This shows the cluster of dates that fit into Howieson’s Poort phase, all consistent with a range from around 60,000 to 65,000 years ago, a cluster for the initial post-Howieson’s Poort deposits, most consistent with a date around 57,000 years ago, and a smaller cluster of earlier, Still Bay levels. Considering the problems that have plagued OSL dating up to now, this is an impressive level of consistency. Comparing many dates from different sites gives a solid impression of a short time span for the technology.
Unlike the case of Clovis, Jacobs and colleagues found no spatial pattern in the dates, even though they did look. The figure also shows paleoclimate evidence from ice cores; the Howieson’s Poort appears to correspond to a long warming period, but it spans the range of climate from cold to warm. That’s what the abstract means when it says that environmental factors do not suffice to explain the industry.
I think the dates are important because of what they can tell us about cultural and biological variability within the MSA. From genetics, we know that the MSA African population was apparently structured, with a clear possibility that the genetic differentiation was once higher than today. If so, we might expect long-lasting cultural differences between African regions. We will need better dates across Africa—not just southern Africa—to really compare regions with each other. Howieson’s Poort and Still Bay cultures are a start in this process.
The short duration of the two industries is a very important fact. It was already suspected that the two existed for only a short time – they are not found in every well-stratified site, and their recognition depends on a few relatively rare artifacts. A rare, high-information artifact is useful as a type fossil, but it is not likely to have persisted for very long in the cultural history of an ancient people.
The data seem to indicate that Howieson’s Poort lasted around 5000 years, and spanned an area of between 1.5 and 2 million square kilometers. That falls well within the ranges of time span and duration for the industries of the European Upper Paleolithic, and for that matter the later Middle Paleolithic of Europe. The Still Bay, even shorter and smaller, is also within this range. It will be important to assess whether other MSA variants and earlier Neandertal-associated industries of Europe and West Asia also fall within a cohesive distribution of time and space.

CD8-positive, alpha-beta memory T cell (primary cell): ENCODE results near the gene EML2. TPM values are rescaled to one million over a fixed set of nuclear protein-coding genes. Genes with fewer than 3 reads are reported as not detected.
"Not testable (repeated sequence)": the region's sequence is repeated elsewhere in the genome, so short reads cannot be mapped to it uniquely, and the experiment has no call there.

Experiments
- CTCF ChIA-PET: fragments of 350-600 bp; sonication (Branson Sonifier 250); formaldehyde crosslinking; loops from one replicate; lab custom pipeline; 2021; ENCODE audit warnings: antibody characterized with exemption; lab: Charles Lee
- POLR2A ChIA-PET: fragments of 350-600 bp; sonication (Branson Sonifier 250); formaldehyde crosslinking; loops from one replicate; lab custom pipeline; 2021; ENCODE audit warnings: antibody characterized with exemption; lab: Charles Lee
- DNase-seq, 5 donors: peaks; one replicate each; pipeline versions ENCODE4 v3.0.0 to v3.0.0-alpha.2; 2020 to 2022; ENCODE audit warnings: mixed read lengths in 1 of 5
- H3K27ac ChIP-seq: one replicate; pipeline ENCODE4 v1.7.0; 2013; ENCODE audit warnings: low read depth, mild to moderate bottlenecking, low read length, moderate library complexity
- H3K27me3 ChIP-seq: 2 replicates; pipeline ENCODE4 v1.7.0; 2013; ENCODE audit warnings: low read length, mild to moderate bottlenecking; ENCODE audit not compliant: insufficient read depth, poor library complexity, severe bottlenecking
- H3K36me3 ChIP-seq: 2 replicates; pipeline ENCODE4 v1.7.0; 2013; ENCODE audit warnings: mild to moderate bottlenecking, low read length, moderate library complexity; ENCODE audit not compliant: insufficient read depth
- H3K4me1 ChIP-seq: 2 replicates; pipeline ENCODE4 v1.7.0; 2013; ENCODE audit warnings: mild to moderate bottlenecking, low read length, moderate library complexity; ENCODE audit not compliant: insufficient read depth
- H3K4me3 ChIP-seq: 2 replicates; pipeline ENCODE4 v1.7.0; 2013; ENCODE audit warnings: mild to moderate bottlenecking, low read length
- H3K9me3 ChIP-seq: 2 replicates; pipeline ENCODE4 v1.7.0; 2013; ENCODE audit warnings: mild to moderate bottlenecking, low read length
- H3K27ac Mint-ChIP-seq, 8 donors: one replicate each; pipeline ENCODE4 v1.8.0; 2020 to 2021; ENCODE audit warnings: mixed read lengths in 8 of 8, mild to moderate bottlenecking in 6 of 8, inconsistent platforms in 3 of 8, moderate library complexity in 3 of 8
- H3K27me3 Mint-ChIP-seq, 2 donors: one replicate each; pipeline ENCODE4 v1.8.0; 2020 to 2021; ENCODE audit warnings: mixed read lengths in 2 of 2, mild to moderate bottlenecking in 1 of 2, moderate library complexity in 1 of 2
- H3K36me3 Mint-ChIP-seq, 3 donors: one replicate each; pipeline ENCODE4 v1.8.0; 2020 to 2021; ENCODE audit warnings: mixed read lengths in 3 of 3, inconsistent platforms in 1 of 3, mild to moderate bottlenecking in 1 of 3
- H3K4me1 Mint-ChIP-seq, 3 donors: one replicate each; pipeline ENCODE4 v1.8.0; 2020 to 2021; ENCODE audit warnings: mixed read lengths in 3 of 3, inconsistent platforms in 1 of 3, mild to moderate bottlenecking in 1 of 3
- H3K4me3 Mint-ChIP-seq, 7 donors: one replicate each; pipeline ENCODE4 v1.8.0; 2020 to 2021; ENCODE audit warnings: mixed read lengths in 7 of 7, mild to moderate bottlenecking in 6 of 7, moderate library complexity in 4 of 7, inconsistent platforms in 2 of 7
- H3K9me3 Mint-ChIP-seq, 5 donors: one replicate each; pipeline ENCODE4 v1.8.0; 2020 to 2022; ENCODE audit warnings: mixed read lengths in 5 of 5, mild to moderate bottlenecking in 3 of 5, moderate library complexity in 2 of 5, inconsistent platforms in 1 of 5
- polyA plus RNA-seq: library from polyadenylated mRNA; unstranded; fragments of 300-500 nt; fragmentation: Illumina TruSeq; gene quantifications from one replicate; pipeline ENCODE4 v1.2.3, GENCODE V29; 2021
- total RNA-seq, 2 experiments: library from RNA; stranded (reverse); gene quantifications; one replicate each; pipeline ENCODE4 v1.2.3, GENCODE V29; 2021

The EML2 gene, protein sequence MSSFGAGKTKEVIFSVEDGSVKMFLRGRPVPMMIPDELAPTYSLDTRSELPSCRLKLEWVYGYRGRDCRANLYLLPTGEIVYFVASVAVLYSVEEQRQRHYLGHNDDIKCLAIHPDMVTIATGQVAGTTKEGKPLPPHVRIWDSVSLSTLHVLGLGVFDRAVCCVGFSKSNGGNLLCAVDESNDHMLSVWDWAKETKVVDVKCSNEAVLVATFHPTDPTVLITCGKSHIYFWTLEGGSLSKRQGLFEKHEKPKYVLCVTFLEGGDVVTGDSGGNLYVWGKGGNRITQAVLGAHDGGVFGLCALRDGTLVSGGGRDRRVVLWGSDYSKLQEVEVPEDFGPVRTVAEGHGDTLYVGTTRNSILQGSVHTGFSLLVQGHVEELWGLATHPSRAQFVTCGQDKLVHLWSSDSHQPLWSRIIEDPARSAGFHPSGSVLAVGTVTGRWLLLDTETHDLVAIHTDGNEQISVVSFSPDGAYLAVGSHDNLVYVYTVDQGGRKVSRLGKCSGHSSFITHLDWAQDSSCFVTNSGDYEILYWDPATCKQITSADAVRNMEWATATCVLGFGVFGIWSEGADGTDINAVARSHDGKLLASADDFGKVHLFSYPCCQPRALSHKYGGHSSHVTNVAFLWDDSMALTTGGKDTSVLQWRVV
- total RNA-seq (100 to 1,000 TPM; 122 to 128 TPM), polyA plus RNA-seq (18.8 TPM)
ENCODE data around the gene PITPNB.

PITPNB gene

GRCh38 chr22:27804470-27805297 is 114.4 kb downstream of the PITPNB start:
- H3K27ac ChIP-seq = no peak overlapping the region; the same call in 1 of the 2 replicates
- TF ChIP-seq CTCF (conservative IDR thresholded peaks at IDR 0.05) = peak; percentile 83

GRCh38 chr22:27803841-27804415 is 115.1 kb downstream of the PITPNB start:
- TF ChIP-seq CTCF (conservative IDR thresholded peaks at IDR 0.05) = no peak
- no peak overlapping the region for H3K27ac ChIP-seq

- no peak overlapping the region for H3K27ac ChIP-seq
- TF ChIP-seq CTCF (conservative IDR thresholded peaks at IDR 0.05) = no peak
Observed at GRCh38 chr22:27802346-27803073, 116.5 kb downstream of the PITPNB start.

My inclination is to interpret these cultural distributions in terms of information exchanges. In that regard, it is essential to consider smaller units of information transfer. An entire culture is inherited by no one. A stone tool manufacturing technique, on the other hand, may be manifested in multiple artifacts and may have been learned by many individuals over thousands of years. I would be very interested in the temporal patterning within the Howieson’s Poort; a question that the dates may now allow archaeologists to answer.
Jacobs Z, Roberts RG, Galbraith RF, Deacon HJ, Grün R, Mackay A, Mitchell P, Vogelsang R, Wadley L. 2008. Ages for the Middle Stone Age of Southern Africa: Implications for human behavior and dispersal. Science 322:733-735. doi:10.1126/science.1162219
Hamilton MJ, Buchanan B. 2007. Spatial gradients in Clovis-age radiocarbon dates across North America suggest rapid colonization from the north. Proc Nat Acad Sci USA 104:15625-15630. doi:10.1073/pnas.0704215104
Haynes G and 14 others. 2007. Comment on "Redefining the age of Clovis: Implications for the peopling of the Americas." Science 317:320. doi:10.1126/science.1141960
Waters MR, Stafford TW, Jr. 2007. Redefining the age of Clovis: Implications for the peopling of the Americas. Science 315:1122-1126. doi:10.1126/science.1137166